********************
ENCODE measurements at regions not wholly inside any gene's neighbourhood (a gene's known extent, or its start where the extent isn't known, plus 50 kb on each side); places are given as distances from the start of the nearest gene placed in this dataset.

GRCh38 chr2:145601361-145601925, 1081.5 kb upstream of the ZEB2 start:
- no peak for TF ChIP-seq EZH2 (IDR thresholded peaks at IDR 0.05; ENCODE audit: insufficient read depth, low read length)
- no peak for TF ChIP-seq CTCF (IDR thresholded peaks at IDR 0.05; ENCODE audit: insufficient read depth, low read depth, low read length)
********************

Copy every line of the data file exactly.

ENCODE measurements at regions not wholly inside any gene's neighbourhood (a gene's known extent, or its start where the extent isn't known, plus 50 kb on each side); places are given as distances from the start of the nearest gene placed in this dataset.

GRCh38 chr2:145601361-145601925, 1081.5 kb upstream of the ZEB2 start:
- no peak for TF ChIP-seq EZH2 (IDR thresholded peaks at IDR 0.05; ENCODE audit: insufficient read depth, low read length)
- no peak for TF ChIP-seq CTCF (IDR thresholded peaks at IDR 0.05; ENCODE audit: insufficient read depth, low read depth, low read length)